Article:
Finally, we chose Cindy Lauper’s “Girls Just Wanna Have Fun” as Aspen’s theme song because that’s pretty much how it is. Aspen was our first pet dog and has really never had a true job to do, except for keep Phoenix company and help out with the puppies when we have one. She knows only her basic commands of: sit, down, come, stay, leave it and heel. She’s shown absolutely no desire to learn anything further than to give five and we’re okay with that. Aspen always has a smile on her face and thinks everyone should love her.

So, there you have it, each of the ruled by paws gang, now has a theme song.

Do your fur babies have one?

It’s Our Choice

Last week I was telling a friend about what I’ve recently taught Cessna and Canyon. Instead of the usual questions though, he asked about whether our landlords would care that we had been putting tape on the walls and then finished off by saying he doesn’t get why I do all this with them because they are just dogs. The fact that he seemed disinterested in what I was telling him was frustrating, but what really stuck in my mind was his “they’re just dogs” comment.

I’m sure all other dog owners out there get similar questions and comments, but doesn’t it get tiring to here the same ones over and over again? The ones that really bug me are; “Don’t you think you guys have enough dogs?”, “I don’t know how you guys put up with all the hair…”, “you’ve got your hands busy there…”, Or “why do you bother? They’re just dogs…”. The first one and last one are the ones we get the most from family and friends and are the ones this entry will focus on.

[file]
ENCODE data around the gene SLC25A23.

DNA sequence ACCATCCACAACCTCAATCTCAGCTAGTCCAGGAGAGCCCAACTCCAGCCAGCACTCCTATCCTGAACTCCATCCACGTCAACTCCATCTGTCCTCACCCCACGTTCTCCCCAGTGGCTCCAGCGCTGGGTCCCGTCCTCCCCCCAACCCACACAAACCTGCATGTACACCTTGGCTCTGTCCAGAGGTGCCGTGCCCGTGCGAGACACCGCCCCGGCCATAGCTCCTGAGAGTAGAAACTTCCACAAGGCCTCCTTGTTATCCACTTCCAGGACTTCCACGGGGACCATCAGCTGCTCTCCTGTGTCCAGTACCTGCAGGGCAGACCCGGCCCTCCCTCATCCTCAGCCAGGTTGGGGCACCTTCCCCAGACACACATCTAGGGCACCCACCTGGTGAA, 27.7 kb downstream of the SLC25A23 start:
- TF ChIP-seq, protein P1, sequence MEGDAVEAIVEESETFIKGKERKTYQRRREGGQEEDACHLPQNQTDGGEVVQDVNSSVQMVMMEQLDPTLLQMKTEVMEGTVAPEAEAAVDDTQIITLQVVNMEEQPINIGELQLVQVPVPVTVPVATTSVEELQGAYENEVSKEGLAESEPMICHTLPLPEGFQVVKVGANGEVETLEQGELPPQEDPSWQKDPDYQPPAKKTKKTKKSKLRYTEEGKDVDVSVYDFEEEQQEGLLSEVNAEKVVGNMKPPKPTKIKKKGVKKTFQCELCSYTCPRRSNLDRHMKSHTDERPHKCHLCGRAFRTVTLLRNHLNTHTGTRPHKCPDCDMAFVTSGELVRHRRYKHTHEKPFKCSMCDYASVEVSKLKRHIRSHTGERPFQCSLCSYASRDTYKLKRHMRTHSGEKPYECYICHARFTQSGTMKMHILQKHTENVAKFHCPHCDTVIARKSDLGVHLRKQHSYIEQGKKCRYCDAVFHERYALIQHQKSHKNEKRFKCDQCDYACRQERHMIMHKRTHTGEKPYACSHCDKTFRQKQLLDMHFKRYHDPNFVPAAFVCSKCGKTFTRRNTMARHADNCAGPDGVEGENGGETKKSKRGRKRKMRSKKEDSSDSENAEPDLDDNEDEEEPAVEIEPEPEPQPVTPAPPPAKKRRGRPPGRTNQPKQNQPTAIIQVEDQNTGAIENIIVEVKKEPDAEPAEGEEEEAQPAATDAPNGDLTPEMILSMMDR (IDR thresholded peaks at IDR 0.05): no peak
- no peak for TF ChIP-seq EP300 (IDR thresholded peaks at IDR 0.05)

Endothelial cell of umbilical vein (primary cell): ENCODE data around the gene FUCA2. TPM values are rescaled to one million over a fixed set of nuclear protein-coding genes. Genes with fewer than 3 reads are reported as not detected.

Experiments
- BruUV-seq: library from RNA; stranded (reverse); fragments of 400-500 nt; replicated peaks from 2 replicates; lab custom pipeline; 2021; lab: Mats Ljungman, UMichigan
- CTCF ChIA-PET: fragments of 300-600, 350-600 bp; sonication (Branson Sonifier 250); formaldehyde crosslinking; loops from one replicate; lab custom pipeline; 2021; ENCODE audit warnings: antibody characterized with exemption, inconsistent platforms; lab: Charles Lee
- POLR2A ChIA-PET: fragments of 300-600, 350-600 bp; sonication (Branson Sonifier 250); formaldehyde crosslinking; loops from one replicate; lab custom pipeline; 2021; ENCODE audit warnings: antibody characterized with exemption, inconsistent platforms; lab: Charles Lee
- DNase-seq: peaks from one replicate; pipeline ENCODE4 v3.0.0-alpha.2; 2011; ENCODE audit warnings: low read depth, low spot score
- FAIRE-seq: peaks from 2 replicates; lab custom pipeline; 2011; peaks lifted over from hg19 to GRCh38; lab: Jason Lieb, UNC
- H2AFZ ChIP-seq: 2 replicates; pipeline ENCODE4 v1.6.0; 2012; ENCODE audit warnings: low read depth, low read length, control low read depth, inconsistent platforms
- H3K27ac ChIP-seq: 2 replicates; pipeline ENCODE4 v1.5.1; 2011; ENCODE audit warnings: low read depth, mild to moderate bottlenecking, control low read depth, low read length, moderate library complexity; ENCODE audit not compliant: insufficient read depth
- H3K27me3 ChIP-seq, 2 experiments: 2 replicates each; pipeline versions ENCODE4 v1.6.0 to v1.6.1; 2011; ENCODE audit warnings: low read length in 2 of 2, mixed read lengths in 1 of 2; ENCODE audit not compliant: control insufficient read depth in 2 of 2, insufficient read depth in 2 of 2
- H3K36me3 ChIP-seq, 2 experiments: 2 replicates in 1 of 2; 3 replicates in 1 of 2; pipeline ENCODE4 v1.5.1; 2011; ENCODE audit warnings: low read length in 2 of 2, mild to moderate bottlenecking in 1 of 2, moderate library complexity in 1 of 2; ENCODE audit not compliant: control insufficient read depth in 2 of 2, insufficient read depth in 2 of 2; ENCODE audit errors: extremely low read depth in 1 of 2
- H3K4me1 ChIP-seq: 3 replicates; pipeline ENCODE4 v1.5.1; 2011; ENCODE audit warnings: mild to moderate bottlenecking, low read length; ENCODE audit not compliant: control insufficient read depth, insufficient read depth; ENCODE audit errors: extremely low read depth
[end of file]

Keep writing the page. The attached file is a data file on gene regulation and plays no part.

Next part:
As everyone knows, Huib and I are the proud guardians of four dogs and two cats. Each one has entered our lives at different points and each one has made a difference in their own way. Phoenix was already with me when I first began dating Huib so, when he retired there was no other possible choice than to keep him as our pet. I write a lot about Phoenix and how important he is and has been to making me who I am today, so I will not bore you with more on that. Next came Logan and Laya. Huib was living in a bachelor apartment during our second year of dating and was finding it lonely when Phoenix and I couldn’t come visit. He had only ever had a pet when he was really young, but had become accustomed to our presence so found it hard being alone at times. When his birthday came around, I decided to take him to the Guelph Humane Society and we’d pick out a kitten. We looked at several different options, but settled on a 10 week old female calico who had just been surrendered that morning. She was extremely friendly and just wanted to curl up in our arms and purr. A couple of months later, Huib decided that Logan needed a friend and that I should also have a kitten. We returned to the Guelph Humane Society around my birthday and we picked out a very fluffy little 10 week old female maine coon cross who had been hiding in the back corner of her cage. Laya has continued to be shy, but after a tense couple weeks of her fending off Phoenix’s attention, she began settling into our growing family. In the spring of 2003, Huib and I began talking about how we’d really like to get a golden retriever puppy. Huib really wanted me to wait until graduation, but when the settlement money finally came in from Mom’s malpractice suit she had started before her death, I decided it was the perfect time to get our new golden family member. We called a few different breeders who were listed in the Dogs Annual Magazine and settled on one from Hanover, Ontario. We had left a message on her answering machine inquiring about her prices and whether she had any puppies or was expecting a litter in the summer, so she called us back. She told us about: her dam and stud, where the puppies were born and whelped, what was included in her fees and then asked us to come out and meet everyone in a couple of weeks. Aspen and her litter had been about a week old at this point, so we ended up waiting about a month before we ventured out to pick out our little bundle. I’ve already explained the story of getting Aspen and how she has become Phoenix’s best friend, so I’ll end my discussion about her here. Cessna joined our family when Phoenix retired, so no real exciting background there, but if it weren’t for her I don’t think we would have fostered Aiden and Reece or decided to get Canyon. Phoenix and Aspen are both really laid back dogs, so we never really had to put much effort into keeping them happy or out of trouble. Cessna on the other hand has loads of energy and works best when regularly challenged. I know it’s not necessary to explain to you all why we have brought each one of our four-legged family members into our home, but it helps to give a little background to my explanation I often give to friends and family who ask if we think we have reached our limit.